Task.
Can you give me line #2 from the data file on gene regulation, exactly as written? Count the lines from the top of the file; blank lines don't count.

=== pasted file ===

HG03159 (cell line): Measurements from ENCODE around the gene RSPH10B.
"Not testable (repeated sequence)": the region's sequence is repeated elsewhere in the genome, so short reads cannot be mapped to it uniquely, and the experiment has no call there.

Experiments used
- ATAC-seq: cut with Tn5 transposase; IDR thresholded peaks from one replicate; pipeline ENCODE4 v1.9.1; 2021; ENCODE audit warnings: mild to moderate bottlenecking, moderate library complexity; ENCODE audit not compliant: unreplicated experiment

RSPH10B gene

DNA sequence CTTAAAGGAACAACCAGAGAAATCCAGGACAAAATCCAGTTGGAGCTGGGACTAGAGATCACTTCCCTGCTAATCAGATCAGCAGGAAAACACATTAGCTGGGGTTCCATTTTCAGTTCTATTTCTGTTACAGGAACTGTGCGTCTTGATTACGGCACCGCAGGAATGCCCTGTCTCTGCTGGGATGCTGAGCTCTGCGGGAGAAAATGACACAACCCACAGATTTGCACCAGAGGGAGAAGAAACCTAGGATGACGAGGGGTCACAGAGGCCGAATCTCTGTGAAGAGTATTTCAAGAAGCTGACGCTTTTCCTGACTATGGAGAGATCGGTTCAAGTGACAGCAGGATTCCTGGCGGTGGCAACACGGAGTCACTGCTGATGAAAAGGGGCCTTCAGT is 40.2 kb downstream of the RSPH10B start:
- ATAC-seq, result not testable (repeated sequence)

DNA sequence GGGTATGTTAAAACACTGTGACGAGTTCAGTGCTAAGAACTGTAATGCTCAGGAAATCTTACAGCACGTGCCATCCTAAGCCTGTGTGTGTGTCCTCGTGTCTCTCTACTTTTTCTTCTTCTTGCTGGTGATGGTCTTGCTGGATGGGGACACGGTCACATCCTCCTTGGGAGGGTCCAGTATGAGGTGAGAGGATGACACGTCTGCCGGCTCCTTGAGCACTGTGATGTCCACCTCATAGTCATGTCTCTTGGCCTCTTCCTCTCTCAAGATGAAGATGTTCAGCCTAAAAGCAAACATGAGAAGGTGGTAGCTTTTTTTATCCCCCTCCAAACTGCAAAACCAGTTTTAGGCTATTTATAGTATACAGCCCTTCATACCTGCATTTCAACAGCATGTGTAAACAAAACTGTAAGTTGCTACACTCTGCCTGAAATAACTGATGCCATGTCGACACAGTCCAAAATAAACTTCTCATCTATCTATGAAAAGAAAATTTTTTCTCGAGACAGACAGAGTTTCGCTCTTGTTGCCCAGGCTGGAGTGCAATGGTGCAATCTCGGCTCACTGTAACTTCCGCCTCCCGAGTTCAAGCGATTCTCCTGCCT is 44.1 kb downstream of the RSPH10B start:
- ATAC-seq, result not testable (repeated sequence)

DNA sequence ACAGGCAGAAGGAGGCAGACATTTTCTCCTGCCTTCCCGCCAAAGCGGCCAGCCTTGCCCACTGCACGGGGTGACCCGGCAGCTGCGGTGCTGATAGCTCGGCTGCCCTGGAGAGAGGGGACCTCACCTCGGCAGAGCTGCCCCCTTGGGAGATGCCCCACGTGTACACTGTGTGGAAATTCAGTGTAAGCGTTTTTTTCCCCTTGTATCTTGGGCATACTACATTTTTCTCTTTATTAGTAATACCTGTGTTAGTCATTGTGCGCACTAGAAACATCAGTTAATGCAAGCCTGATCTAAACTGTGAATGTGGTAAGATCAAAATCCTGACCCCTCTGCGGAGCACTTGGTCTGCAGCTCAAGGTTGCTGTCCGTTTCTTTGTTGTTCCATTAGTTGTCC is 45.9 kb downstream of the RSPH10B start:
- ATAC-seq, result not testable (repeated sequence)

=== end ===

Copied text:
"Not testable (repeated sequence)": the region's sequence is repeated elsewhere in the genome, so short reads cannot be mapped to it uniquely, and the experiment has no call there.